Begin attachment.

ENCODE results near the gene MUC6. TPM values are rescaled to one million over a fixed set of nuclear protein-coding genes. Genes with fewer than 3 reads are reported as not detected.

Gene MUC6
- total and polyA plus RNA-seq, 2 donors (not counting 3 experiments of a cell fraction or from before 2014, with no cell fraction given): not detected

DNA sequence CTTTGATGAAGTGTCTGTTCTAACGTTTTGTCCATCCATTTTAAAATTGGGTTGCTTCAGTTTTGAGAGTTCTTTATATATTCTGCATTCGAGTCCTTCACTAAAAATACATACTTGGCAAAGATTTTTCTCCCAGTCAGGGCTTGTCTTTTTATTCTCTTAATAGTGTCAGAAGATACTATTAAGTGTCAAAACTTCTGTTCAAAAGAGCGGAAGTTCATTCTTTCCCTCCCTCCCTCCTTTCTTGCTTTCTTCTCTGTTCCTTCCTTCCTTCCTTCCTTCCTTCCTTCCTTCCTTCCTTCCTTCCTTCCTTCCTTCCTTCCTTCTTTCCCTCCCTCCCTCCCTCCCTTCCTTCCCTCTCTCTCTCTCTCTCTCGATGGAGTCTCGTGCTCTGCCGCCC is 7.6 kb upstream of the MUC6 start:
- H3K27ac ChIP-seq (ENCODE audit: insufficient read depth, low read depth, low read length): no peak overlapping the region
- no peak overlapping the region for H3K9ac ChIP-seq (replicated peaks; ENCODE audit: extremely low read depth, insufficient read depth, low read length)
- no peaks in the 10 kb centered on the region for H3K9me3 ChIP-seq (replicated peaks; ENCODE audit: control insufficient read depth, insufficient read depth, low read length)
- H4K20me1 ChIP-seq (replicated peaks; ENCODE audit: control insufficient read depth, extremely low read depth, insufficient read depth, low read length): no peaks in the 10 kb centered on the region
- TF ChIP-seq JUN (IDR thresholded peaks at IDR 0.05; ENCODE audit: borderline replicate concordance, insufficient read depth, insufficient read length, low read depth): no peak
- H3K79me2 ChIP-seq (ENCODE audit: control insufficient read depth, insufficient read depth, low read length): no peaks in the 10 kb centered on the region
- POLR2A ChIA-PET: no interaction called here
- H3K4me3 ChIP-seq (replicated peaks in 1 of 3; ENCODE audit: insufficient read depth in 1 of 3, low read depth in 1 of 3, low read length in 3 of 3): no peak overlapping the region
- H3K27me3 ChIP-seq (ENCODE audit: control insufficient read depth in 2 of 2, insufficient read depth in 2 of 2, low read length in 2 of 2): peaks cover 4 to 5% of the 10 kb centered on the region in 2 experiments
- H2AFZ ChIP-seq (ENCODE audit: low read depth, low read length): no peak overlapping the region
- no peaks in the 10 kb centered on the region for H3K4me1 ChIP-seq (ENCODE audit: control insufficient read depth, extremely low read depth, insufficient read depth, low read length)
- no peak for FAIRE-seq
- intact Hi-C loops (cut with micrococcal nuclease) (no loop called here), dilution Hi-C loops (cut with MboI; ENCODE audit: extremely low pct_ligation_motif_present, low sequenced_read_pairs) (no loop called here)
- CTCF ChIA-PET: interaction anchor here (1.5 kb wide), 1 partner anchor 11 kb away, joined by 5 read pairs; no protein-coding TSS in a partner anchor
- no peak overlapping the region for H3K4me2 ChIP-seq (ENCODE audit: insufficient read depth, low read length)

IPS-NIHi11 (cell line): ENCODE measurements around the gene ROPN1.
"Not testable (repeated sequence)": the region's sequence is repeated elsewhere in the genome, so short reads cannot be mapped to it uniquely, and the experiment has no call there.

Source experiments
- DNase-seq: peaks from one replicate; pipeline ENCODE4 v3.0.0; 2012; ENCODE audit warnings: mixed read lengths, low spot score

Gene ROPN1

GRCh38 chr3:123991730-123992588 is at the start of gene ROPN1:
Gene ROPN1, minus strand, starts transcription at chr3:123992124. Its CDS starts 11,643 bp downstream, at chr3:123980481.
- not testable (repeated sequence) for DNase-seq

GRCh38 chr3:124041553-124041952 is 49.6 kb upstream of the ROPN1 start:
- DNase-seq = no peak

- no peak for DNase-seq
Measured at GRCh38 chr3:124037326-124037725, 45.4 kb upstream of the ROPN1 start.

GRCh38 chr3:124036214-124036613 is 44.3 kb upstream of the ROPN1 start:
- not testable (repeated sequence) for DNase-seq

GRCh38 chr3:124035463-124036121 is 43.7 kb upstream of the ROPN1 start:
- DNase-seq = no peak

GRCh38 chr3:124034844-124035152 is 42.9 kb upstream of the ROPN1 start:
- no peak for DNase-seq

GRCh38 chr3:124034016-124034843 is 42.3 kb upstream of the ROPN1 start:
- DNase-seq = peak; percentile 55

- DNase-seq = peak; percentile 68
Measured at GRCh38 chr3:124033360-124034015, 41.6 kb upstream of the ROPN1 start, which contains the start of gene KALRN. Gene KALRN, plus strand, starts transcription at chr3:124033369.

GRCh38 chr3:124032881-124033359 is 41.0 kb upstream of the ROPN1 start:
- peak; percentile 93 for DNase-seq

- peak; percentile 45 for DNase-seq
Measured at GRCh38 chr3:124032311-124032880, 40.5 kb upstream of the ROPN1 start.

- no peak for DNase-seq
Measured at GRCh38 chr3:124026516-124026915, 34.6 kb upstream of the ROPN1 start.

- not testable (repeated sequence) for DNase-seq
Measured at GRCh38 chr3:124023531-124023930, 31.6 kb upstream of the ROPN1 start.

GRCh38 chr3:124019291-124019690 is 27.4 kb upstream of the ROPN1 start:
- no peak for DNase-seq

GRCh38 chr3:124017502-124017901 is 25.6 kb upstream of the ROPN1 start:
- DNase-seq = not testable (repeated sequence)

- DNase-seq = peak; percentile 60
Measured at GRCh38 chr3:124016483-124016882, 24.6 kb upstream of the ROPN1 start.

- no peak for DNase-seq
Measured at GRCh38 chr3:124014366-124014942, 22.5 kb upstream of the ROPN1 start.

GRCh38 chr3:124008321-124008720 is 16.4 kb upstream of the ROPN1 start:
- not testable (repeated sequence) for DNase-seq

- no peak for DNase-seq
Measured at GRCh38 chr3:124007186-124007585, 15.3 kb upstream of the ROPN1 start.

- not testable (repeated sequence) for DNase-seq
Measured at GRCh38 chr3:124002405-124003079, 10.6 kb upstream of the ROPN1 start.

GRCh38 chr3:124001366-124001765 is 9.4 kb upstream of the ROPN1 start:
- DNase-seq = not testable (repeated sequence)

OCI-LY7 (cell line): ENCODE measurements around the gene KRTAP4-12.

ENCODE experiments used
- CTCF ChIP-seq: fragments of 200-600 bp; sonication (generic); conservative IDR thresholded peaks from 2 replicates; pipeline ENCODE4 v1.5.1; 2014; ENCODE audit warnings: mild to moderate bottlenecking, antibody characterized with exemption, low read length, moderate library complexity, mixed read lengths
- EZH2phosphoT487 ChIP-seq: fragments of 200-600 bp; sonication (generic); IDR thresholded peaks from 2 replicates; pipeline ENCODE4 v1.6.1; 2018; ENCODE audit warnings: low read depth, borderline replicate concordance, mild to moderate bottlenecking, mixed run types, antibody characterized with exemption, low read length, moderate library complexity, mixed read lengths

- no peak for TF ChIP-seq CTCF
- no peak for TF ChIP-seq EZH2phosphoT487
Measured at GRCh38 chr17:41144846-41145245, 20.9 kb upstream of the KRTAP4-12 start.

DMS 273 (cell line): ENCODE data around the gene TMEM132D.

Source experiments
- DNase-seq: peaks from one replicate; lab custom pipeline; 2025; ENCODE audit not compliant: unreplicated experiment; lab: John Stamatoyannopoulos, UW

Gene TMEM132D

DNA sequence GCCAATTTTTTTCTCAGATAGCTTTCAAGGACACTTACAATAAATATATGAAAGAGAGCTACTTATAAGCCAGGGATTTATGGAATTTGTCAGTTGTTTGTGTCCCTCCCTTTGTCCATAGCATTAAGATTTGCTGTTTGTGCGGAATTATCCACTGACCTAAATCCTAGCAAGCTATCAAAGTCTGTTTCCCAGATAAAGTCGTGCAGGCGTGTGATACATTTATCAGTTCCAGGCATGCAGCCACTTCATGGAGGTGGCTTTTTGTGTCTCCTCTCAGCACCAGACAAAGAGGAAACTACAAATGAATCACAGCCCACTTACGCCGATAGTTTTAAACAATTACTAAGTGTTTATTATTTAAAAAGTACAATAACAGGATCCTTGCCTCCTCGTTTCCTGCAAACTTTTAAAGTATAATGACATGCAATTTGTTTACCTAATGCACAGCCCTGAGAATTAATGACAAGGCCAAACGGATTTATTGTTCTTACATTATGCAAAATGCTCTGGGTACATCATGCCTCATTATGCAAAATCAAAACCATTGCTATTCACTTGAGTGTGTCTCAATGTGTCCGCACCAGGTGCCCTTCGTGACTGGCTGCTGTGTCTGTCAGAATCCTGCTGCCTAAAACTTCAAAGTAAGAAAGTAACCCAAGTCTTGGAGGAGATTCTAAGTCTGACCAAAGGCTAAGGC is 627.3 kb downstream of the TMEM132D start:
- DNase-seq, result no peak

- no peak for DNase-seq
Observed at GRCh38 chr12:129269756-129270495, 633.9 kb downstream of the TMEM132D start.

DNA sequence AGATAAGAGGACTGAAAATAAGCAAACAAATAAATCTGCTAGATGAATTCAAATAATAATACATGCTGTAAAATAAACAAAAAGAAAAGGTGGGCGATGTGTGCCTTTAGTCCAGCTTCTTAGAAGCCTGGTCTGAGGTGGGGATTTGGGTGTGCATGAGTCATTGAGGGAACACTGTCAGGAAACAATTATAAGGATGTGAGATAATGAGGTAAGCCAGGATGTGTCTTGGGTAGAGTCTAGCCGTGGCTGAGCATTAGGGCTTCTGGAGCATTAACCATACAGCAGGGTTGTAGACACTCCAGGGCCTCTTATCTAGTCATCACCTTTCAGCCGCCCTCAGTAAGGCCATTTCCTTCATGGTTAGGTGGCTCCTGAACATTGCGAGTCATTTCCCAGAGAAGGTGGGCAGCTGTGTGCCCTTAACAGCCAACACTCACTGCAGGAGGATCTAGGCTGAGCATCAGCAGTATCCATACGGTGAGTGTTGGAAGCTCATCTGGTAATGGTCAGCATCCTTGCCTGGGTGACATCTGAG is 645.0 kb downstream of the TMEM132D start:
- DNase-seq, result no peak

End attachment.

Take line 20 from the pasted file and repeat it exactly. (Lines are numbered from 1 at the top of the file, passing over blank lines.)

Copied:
IPS-NIHi11 (cell line): ENCODE measurements around the gene ROPN1.